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Character flaws

I’m a sucker for anything with “character.” You know, one of those people that real estate agents market “charming” properties too. Also, the type that buys a new lipstick simply because its packaging is just so darn beautiful. And last but not least, the buyer of highly impractical, but terribly cute shoes.

I can see how this could be considered superficial. It’s that whole form over function thing. But so far, this has not led me wrong.

Back in 1998 when we wanted to rid ourselves of our landlady, we chanced upon a century-home which had a view, beyond enormous mature trees, of a river. And it was in our price range. Too good to be true? Oh ya, you know it.

What we didn’t notice before buying was that it had not a single closet, nor even doors for the bedrooms. It did, however, have lovely green shag carpet in the bathroom.

Indeed, the place needed serious help, but we saw only its “character.” Since then we have welcomed a dog, a daughter and a son to this home and now it really feels like a part of our family too. Albeit a member of the family that is often a pain in the ass, and demands ridiculous amounts of attention.

Sure, my friends’ homes are far more functional, roomier and offer greater creature comforts, but we still like it here. And so goes the story of my life.

When we decided we wanted to get a puppy, I happened to see an ad in our community paper. I called and went over to see the litter. Oh, I was smitten from the very moment I saw them. I especially loved a male one that had floppy ears and long, soft hair. Yes, long hair. Contrary to everything my husband and I had decided upon in a dog — a medium-sized, non-shedding, clever breed — I brought home our Riley, who was very large and very hairy. And as for clever, let’s just say that he was the only student who didn’t pass his basic obedience course. But you know what? He turned out to be the sweetest dog ever.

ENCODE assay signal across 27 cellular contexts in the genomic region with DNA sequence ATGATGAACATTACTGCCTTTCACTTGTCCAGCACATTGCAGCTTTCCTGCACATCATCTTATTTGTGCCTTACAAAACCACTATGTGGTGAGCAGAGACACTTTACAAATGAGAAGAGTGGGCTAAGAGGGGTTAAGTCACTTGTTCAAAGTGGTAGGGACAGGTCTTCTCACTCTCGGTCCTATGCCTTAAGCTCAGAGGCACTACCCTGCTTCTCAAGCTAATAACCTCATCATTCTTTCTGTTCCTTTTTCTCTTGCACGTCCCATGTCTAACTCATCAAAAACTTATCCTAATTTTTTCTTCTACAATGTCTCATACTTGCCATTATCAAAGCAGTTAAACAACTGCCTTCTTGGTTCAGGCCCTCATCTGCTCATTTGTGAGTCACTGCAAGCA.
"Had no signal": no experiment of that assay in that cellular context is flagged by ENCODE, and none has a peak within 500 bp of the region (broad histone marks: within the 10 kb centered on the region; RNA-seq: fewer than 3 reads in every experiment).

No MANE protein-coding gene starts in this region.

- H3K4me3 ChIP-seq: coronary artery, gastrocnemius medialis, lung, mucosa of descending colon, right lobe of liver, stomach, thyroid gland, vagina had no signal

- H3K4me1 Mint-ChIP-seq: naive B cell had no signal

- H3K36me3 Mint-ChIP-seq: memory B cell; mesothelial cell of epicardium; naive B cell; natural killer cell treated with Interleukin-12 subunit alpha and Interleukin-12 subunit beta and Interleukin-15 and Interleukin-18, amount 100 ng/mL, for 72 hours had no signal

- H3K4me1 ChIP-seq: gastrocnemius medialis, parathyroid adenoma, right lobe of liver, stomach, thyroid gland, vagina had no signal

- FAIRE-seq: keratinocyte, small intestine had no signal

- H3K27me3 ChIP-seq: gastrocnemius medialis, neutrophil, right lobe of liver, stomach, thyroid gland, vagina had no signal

See what I mean … character over function. It works for me.

That is, until now.

I’ve been working from a home office since 2005. And in all this time, I still haven’t set up a “professional” working space. Instead, I choose to work on a desk that is solid oak, and made by my grandfather’s hands when he was a student in grade 7.

It’s a beautiful desk. Created before computers, it doesn’t, however, have a proper keyboard area or shelf for a hard drive. Nor does it have enough desk space for a wireless modem, camera, calculator, files and the rest of my tools of the trade. I also can’t really fit my legs under it properly so most of the time I sit cross-legged in my chair.

Ah, who can worry about such details when you’ve got deadlines to meet, right? Well, apparently I better start taking notice now. I’ve developed a really sore arm — from my hand all the way up to my elbow on my right-hand side. I’m not sure what you want to call it … repetitive stress injury, carpal tunnel. Whatever it’s called though, it hurts. Alot.

So tomorrow I will be dragging myself and my sore arm into some big box store for a desk with far less character. Paying good money for something that is functional. Who would’a thunk it.

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Comments

  1. Can’t you just get one of those really compact computer desks and still use the oak desk for your non-computer work? Or trade in the big cumbersome computer for a laptop? Or have a keyboard tray attached to the desk somehow? (I hate to see you giving in to characterlessness)

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